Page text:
How To Disinfect Your Entire Home

Protect Yourself And Your Family From Covid This Winter!

The threat of COVID-19 continues to loom over the entire world. Its novelty is making so many of us anxious about getting infected. While scientists are still trying to figure out everything about the virus, we can do our party by ensuring we lower the risk of infection. And it starts by making sure our home is as clean and virus-free as possible. Here are some tips on cleaning and disinfecting the home.


Disinfecting areas in the home that are regularly touched is an important precaution in lowering the risk of infection. It’s crucial that the manufacturer’s instructions on disinfecting should be followed, including the precautions that you should take when applying the cleaning product. This might include wearing gloves and ensuring you have proper ventilation.


If a surface is quite dirty, you first have to clean it with soap and water. Only after should you apply a disinfectant such as 70% alcohol or bleach. Natural products such as vinegar are not recommended.


Not all cleaning products are effective at eradicating bacteria and viruses. It is, therefore, quite important that you read the label on all the cleaning products. Cleaning products labeled as a disinfectant are enough to kill bacteria and viruses when it is used correctly. Those that “sanitize” are a whole different matter. It won’t have enough killing power to get rid of most bacteria, viruses, and fungi. It may only kill 99.9% of bacteria but not fungi and viruses.


The best way to ensure that the disinfectant is doing its job of killing bacteria and viruses; you must let it stay on the surface for a couple of minutes. In fact, you should just let it dry off on its own – don’t dry it with a dry cloth. Known as the contact time, it is the period of time that the surface is visibly wet with the disinfecting agent. It could range between 15 seconds to 10 minutes, depending on the product manufacturer’s recommendation.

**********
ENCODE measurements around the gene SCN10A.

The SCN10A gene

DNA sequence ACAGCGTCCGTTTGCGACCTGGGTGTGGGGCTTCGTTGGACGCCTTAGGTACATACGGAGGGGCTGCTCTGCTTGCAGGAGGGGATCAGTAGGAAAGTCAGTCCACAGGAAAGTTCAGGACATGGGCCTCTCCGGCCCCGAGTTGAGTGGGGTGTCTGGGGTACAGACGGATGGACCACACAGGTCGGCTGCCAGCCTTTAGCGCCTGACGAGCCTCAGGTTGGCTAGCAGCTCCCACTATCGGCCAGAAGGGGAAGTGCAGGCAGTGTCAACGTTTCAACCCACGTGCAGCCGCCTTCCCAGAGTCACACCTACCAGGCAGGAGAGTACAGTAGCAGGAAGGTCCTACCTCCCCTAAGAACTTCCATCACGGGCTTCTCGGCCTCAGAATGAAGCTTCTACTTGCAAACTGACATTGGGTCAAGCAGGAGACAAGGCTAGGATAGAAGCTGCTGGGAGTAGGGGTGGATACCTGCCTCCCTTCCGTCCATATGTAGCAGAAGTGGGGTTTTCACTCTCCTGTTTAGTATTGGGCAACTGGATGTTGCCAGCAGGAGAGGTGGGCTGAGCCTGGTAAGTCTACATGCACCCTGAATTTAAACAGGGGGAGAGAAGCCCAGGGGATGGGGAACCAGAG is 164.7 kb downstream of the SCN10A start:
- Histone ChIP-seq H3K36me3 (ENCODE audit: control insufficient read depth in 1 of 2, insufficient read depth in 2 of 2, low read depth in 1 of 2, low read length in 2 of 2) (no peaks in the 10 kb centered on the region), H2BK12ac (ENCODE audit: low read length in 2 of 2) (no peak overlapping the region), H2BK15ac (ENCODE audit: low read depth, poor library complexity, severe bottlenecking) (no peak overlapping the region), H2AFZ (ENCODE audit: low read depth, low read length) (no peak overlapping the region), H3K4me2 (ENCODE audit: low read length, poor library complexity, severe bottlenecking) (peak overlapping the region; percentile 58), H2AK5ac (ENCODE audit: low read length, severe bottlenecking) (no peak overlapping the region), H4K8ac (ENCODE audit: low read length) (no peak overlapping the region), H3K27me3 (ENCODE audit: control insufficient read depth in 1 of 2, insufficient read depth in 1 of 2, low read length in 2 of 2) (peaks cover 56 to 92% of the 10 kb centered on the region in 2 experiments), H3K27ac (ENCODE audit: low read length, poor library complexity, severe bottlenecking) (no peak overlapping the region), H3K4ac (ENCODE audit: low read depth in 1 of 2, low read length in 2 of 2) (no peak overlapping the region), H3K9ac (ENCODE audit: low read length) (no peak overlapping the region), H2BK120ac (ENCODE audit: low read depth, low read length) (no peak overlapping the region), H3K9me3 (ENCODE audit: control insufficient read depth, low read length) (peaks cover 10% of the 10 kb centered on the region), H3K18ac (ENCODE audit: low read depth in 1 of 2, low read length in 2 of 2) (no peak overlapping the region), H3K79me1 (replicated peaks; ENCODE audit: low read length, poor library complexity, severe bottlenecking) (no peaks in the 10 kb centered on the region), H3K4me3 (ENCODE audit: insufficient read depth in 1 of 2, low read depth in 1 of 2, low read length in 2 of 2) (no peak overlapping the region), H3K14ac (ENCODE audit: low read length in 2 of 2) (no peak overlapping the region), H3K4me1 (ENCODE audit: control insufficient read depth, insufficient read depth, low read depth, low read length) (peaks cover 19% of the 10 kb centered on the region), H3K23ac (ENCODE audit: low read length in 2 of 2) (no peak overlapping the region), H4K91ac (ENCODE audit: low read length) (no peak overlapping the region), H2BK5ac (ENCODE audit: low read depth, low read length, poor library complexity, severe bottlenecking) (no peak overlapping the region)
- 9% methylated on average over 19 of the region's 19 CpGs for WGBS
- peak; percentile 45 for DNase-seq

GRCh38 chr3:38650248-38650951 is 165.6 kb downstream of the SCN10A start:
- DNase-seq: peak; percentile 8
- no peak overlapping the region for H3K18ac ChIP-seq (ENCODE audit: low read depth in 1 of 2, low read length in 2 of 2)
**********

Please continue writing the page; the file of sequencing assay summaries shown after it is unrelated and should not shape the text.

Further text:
If the product evaporates for the entire duration of its recommended contact time, you might have to get a little heavy-handed with that product – meaning, you’ll have to reapply a couple of times. As for homes with older people and kids that aren’t ideal to have a wet floor, you can switch to a cleaning agent with shorter contact time.


If you’re using disinfectant wipes, the rule to keep in mind is to only use it when it can still wet the surface. The reasoning behind this is the same as that of floor disinfectant – you have to leave enough liquid on the surface for it to be effective against microbes and viruses. What you can do is to section off the surface you’re disinfecting and use one wipe for each section. Remember, make sure the surface is visibly wet when you’re wiping. If not, throw it out and use a fresh wipe.


There is a set of guidelines that the NEA released on how homes that may have been exposed to COVID-19 should be disinfected. But for homes that aren’t, it is recommended that high-touch areas should be the main focus. These are areas of the house that are typically touched and/or handled by family members. These include:

  • table surfaces
  • doorknobs
  • dining chairs
  • bathroom counters
  • kitchen counters
  • taps
  • toilet seat and flush handle
  • light switches
  • TV remote controls
  • Nanny or spy camera

To disinfect these areas, you can wipe, spray, or mob them using a disinfectant product. It’s also possible to create your very own bleach solution by mixing five tablespoons of bleach per gallon of water.


Lily Brooks is a frequent traveler and informative content writer who loves to write about travel, technology, and more. She is currently working with EyeSpySupply, which offers spy camera, nanny cams, gps trackers, voice-activated audio recorders, and more.

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